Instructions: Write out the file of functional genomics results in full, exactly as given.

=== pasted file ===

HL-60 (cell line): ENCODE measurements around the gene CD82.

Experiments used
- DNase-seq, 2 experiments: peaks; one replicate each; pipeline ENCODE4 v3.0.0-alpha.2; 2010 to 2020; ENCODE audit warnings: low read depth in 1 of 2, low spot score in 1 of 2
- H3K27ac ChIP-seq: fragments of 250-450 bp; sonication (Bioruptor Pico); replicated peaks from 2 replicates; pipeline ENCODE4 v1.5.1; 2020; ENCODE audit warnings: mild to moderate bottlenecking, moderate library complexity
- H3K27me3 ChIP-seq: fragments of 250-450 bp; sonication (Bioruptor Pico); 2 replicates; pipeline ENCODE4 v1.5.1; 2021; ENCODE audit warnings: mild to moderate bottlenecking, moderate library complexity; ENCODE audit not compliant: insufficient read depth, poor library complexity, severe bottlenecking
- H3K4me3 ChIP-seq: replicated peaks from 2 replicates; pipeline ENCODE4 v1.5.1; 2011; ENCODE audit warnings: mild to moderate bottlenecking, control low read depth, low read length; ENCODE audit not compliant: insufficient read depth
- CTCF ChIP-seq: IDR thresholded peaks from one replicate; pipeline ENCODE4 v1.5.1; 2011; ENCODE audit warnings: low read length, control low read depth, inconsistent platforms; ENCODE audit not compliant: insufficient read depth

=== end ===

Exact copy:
HL-60 (cell line): ENCODE measurements around the gene CD82.

Experiments used
- DNase-seq, 2 experiments: peaks; one replicate each; pipeline ENCODE4 v3.0.0-alpha.2; 2010 to 2020; ENCODE audit warnings: low read depth in 1 of 2, low spot score in 1 of 2
- H3K27ac ChIP-seq: fragments of 250-450 bp; sonication (Bioruptor Pico); replicated peaks from 2 replicates; pipeline ENCODE4 v1.5.1; 2020; ENCODE audit warnings: mild to moderate bottlenecking, moderate library complexity
- H3K27me3 ChIP-seq: fragments of 250-450 bp; sonication (Bioruptor Pico); 2 replicates; pipeline ENCODE4 v1.5.1; 2021; ENCODE audit warnings: mild to moderate bottlenecking, moderate library complexity; ENCODE audit not compliant: insufficient read depth, poor library complexity, severe bottlenecking
- H3K4me3 ChIP-seq: replicated peaks from 2 replicates; pipeline ENCODE4 v1.5.1; 2011; ENCODE audit warnings: mild to moderate bottlenecking, control low read depth, low read length; ENCODE audit not compliant: insufficient read depth
- CTCF ChIP-seq: IDR thresholded peaks from one replicate; pipeline ENCODE4 v1.5.1; 2011; ENCODE audit warnings: low read length, control low read depth, inconsistent platforms; ENCODE audit not compliant: insufficient read depth